WHO’S AFRAID OF CLASSICAL MUSIC?
School of the Arts Concert Hall
This review was published in The Straits Times on 8 July 2014 with the title "Making a case for classical music".
Every artist and arts organisation knows the value of building audiences for the future. The Braddell Heights Symphony Orchestra under its Music Director Adrian Tan has gone to the grassroots with this rhetorical question. Conductor Tan, who also served as the concert’s master of ceremony, built an entire programme of orchestral favourites to state their case.
“Classical music is all around us,” he proclaimed and went on to provide a capsule history of Western music which he humorously referred to as his cheat-sheet. All four major periods of classical music were covered with ample musical examples. “When you hear a harpsichord,” as the orchestra started on Pachelbel’s Canon in D in a modern arrangement by Mohamad Rasull, “Think of the Baroque period,” he advised.
Never mind if that updated version included snatches of pop songs including the Beatles’ Let It Be, the idea of the concert was to be fun and inclusive. The Baroque era was also represented by Vivaldi’s Spring from The Four Seasons, with 13-year-old violinist Wu Shuang leading as the soloist. She was confident and played with no little flair.
The Classical period saw movements from Mozart’s Eine Kleine Nachtmusik and Haydn’s Symphony No.94. Tan explained why the latter was called the Surprise Symphony, as the quiet Andante movement was interjected with a loud crash from the orchestra. That elicited an audible yelp from a child in the audience, exactly what the composer had intended.
Four emphatic notes marked the opening of Beethoven’s Fifth Symphony and heralded the Romantic era. Tan handed his baton to Assistant Conductor Darren Sim to conduct the first movement, which was a development of the insistent theme of “Fate knocking at the door”. Romantic opera and silly plots meant an airing of Nessun Dorma from Puccini’s Turandot, sung heroically by excellent Johorean tenor Kee Loi Seng (above).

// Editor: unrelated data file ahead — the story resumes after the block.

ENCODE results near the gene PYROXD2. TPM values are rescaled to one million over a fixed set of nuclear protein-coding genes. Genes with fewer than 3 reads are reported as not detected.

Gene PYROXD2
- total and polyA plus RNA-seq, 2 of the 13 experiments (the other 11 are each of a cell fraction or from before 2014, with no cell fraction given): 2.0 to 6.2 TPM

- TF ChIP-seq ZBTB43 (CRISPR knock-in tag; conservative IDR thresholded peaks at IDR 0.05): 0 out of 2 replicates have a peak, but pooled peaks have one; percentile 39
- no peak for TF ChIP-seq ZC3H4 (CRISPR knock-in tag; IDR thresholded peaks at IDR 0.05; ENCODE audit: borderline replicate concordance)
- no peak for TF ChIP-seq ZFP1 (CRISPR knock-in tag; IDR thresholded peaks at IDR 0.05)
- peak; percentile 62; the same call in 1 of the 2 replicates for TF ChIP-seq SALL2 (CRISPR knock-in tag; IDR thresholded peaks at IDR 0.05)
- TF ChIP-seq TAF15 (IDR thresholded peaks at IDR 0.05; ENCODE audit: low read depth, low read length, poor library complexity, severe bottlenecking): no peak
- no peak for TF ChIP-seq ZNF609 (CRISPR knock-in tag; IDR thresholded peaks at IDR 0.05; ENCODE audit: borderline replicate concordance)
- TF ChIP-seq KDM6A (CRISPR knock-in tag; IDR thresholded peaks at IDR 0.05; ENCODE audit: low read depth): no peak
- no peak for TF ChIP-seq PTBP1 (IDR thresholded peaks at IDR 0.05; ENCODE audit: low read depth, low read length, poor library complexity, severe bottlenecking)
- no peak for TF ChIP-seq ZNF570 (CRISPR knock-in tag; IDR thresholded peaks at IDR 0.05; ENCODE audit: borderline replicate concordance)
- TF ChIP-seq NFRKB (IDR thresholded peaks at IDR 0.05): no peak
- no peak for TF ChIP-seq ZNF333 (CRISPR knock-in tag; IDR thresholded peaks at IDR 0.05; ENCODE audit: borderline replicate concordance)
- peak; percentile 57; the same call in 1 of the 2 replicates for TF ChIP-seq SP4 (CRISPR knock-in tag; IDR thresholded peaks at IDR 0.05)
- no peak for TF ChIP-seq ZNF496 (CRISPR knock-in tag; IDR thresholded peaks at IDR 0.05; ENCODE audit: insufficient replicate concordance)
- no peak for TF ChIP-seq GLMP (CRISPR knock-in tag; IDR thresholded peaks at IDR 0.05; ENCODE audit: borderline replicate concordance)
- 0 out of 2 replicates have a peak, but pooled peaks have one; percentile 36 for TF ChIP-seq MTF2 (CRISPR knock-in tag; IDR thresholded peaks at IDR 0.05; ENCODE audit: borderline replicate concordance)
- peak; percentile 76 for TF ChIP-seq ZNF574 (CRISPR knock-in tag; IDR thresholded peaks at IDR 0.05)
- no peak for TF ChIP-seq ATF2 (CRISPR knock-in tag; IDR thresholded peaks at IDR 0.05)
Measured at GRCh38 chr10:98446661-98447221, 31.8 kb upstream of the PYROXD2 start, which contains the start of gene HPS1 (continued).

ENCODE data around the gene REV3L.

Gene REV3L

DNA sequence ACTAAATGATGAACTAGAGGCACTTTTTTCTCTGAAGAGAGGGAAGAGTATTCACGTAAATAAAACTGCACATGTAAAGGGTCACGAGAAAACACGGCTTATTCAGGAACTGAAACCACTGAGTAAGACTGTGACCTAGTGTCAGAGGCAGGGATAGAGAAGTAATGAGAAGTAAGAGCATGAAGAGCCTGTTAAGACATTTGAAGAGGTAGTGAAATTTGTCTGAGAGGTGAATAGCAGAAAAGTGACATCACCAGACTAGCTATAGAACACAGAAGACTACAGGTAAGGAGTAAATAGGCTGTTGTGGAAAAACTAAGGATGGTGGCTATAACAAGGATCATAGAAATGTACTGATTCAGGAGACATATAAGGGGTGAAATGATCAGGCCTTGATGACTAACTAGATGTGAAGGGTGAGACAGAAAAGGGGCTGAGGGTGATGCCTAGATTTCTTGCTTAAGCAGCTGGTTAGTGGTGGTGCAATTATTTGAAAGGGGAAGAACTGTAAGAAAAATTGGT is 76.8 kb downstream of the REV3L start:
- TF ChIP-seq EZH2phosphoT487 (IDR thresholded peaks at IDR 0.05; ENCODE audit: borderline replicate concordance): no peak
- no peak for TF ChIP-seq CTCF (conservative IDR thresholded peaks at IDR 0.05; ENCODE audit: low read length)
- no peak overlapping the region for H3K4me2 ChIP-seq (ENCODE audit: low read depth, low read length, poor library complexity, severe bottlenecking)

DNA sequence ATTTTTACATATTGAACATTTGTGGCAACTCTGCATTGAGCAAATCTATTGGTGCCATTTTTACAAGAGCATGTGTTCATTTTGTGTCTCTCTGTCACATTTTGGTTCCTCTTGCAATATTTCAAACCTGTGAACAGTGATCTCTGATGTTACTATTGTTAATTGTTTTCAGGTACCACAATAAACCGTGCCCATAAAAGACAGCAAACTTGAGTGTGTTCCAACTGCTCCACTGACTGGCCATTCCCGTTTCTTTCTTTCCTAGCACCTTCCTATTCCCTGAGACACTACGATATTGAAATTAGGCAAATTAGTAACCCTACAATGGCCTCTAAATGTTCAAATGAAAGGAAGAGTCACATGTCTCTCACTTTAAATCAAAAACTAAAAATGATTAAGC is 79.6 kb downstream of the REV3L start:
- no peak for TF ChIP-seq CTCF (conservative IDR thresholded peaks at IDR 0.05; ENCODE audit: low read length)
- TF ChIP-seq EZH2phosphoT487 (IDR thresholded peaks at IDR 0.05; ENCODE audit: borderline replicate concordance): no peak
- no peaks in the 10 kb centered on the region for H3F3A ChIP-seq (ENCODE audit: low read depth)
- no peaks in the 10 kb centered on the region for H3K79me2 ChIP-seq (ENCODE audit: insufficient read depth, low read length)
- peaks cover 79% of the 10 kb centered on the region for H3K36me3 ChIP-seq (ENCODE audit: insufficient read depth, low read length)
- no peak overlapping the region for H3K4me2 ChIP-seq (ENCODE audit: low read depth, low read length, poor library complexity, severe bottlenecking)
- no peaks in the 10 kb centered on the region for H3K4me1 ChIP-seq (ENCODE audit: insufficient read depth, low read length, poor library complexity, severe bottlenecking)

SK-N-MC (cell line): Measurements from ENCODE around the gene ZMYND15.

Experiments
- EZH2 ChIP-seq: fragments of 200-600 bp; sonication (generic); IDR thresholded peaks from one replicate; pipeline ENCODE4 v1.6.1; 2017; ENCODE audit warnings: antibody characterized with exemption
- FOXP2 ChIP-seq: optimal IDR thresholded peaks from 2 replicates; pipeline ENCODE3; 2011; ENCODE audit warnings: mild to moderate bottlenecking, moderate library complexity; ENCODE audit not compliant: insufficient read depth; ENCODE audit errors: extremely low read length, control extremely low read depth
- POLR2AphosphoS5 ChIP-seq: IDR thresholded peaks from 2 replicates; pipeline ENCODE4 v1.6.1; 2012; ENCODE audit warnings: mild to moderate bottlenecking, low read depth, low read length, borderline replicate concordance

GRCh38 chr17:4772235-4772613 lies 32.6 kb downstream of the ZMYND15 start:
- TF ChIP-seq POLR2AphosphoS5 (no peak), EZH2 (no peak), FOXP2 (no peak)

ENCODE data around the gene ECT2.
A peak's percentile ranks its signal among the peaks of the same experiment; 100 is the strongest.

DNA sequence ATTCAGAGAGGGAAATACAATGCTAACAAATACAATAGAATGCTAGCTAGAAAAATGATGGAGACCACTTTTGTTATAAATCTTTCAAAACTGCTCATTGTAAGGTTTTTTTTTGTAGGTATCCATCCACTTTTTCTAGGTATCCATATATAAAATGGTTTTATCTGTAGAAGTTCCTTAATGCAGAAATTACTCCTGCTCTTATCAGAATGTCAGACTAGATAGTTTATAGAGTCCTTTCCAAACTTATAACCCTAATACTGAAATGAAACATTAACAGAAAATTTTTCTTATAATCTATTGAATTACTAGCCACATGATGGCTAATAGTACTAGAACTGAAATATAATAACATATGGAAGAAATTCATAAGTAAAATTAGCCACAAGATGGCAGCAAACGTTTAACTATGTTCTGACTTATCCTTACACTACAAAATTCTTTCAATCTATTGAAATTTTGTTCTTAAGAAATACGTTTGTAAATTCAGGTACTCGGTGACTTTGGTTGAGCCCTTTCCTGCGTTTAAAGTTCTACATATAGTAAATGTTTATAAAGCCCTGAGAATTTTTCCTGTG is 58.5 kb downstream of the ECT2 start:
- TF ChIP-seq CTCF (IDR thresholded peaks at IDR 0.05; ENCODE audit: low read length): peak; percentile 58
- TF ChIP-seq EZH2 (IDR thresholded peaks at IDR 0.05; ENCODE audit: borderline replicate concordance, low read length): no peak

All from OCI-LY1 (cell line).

The second half was all 20th century with John Adams’s The Chairman Dances expounding the idea of minimalism. The orchestra coped very well with its intricately woven repetitions and syncopations, with the woodwinds, brass and percussion in fine form for this symphonic foxtrot. The final work was also the longest, with all three movements of Rachmaninov’s Second Piano Concerto performed with Philippines-born pianist Albert Tiu.
Tiu showed immediately why he is considered one of the finest pianists resident in
. His immaculate
technique, overall control, impeccable taste and judgement prevented this
all-too-familiar work from sounding slushy and over-sentimental. And when the
big climaxes arrived, he delivered with all guns blazing. Conductor Tan had
earlier advised that if the audience applauded long enough, they would be
rewarded with an encore. Singapore